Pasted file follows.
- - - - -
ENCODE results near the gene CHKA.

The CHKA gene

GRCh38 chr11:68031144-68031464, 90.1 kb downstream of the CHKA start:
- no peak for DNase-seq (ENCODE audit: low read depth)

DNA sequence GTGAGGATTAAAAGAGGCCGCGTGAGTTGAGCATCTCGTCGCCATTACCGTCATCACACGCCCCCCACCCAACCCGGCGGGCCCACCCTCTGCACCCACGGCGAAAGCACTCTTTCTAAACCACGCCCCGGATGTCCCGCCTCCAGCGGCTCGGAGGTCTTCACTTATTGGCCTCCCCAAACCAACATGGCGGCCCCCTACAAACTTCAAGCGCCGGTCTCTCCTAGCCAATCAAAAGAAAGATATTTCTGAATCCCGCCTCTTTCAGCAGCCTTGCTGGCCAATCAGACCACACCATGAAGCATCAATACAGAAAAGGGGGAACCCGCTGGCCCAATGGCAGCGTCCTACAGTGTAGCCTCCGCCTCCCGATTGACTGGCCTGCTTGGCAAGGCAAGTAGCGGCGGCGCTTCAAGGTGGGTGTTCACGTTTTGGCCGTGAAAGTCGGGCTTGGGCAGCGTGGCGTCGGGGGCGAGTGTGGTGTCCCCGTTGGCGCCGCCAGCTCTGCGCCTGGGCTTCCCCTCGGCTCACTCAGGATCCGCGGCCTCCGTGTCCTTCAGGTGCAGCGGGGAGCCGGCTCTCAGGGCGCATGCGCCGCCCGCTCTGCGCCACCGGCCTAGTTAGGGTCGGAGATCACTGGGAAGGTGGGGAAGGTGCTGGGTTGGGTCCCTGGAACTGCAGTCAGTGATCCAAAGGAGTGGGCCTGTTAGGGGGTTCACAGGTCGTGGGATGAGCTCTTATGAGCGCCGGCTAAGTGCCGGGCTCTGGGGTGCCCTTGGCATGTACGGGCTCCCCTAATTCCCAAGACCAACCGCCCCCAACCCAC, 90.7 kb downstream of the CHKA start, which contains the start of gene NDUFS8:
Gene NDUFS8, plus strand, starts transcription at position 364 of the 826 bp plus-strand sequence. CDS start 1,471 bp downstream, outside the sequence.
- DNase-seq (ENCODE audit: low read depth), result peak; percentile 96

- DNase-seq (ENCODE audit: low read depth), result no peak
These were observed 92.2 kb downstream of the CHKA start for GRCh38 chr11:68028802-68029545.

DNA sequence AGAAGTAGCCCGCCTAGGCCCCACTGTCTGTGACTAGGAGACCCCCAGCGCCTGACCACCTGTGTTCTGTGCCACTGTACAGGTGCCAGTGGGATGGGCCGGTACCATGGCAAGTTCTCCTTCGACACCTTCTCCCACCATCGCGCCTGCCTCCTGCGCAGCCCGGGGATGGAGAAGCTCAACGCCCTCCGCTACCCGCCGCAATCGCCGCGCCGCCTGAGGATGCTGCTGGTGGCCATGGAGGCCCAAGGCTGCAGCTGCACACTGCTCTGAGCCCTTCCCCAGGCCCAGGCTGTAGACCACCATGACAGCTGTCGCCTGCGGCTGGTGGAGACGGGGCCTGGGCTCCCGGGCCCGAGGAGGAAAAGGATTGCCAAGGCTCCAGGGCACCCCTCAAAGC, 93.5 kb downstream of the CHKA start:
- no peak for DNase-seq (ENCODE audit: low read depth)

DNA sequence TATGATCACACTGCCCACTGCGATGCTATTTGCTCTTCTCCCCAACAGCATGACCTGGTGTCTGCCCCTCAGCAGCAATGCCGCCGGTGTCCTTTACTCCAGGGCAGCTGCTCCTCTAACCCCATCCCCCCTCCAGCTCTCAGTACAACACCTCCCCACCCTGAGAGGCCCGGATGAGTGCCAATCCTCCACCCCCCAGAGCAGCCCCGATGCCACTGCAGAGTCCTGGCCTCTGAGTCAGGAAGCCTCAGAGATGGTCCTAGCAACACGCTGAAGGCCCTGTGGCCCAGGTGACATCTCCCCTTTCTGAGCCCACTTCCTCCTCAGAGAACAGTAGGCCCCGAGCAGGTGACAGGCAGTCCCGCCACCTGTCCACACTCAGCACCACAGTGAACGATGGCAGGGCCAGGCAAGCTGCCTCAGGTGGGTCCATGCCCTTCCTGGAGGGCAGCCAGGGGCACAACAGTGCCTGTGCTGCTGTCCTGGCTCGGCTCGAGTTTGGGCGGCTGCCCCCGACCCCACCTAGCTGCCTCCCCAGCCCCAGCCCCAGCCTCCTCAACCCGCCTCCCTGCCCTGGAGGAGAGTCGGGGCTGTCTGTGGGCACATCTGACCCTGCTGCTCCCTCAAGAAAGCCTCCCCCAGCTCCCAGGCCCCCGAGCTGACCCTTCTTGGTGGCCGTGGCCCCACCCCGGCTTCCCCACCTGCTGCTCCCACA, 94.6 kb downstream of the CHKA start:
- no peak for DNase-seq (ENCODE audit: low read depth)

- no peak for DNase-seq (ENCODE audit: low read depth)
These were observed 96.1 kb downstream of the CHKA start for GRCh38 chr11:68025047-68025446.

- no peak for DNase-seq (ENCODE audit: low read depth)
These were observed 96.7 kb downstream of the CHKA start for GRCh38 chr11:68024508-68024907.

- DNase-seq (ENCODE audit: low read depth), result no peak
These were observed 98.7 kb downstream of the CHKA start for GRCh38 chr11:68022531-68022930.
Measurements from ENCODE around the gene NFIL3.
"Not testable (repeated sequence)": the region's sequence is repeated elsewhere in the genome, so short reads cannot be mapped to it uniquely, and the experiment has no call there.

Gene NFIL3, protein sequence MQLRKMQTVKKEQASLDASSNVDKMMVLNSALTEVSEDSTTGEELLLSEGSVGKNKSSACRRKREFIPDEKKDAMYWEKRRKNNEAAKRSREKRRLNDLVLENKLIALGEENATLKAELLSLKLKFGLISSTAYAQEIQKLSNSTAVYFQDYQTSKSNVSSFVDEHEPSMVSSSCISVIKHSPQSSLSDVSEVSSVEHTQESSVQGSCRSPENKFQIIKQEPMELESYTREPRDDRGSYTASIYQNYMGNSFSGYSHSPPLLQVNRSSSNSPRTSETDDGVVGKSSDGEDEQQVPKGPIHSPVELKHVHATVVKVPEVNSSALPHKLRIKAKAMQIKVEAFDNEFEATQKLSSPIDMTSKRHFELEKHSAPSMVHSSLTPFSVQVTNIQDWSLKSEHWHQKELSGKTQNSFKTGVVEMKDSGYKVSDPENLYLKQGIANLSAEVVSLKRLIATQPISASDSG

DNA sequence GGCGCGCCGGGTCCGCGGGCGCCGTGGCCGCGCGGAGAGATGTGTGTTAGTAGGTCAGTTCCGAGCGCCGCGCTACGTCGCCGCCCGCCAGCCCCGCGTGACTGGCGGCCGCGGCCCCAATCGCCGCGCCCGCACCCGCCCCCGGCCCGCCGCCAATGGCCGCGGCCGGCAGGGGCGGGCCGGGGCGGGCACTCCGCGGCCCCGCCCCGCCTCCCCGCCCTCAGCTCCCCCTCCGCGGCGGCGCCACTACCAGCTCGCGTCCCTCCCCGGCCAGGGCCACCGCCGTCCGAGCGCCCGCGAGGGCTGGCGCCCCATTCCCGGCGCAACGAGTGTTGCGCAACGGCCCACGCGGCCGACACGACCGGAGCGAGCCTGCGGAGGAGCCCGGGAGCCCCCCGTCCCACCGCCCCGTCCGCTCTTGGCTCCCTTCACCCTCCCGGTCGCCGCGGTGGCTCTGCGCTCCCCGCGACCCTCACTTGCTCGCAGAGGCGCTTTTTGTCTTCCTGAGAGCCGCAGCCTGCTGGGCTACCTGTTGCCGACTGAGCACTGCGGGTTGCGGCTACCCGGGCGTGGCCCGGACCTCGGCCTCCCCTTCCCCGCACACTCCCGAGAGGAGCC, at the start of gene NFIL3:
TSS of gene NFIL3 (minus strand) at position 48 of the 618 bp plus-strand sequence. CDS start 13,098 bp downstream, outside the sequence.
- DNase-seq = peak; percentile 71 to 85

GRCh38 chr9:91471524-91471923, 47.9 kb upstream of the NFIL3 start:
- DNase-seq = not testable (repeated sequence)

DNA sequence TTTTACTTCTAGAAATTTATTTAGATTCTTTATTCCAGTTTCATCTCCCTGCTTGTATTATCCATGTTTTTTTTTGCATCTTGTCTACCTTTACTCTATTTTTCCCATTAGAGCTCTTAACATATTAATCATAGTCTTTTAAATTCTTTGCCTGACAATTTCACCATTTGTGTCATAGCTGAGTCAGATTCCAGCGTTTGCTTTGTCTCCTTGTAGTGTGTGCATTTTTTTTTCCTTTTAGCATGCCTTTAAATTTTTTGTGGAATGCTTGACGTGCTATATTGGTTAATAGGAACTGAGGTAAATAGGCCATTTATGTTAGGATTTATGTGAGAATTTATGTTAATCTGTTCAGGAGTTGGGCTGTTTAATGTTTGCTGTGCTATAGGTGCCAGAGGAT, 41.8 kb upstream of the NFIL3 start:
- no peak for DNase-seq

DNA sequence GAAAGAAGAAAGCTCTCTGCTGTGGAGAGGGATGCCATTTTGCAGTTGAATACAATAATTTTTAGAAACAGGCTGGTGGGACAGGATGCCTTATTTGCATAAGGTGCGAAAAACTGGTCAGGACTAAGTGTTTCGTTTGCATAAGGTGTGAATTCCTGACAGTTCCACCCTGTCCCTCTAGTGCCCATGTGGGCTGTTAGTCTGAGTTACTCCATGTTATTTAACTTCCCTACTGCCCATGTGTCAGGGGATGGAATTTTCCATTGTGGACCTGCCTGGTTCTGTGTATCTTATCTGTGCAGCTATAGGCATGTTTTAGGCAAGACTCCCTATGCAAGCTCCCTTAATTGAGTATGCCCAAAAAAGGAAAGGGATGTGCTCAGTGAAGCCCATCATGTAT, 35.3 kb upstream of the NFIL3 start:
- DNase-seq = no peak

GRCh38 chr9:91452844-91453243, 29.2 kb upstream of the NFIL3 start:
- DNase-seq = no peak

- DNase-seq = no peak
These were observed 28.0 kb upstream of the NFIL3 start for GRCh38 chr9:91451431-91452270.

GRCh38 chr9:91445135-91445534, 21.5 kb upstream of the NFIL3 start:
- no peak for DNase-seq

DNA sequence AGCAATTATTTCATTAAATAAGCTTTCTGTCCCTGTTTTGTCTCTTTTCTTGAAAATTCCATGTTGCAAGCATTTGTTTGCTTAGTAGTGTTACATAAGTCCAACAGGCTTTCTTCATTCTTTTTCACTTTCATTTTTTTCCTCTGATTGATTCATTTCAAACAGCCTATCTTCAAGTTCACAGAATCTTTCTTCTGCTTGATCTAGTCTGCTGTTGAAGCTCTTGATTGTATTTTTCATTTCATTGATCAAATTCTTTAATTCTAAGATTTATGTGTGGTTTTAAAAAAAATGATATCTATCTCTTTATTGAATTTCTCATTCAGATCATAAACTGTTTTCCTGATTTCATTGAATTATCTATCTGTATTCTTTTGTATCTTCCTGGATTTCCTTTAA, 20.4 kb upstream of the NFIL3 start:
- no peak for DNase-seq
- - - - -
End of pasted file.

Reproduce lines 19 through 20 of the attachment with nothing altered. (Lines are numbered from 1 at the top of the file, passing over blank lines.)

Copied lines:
These were observed 98.7 kb downstream of the CHKA start for GRCh38 chr11:68022531-68022930.
Measurements from ENCODE around the gene NFIL3.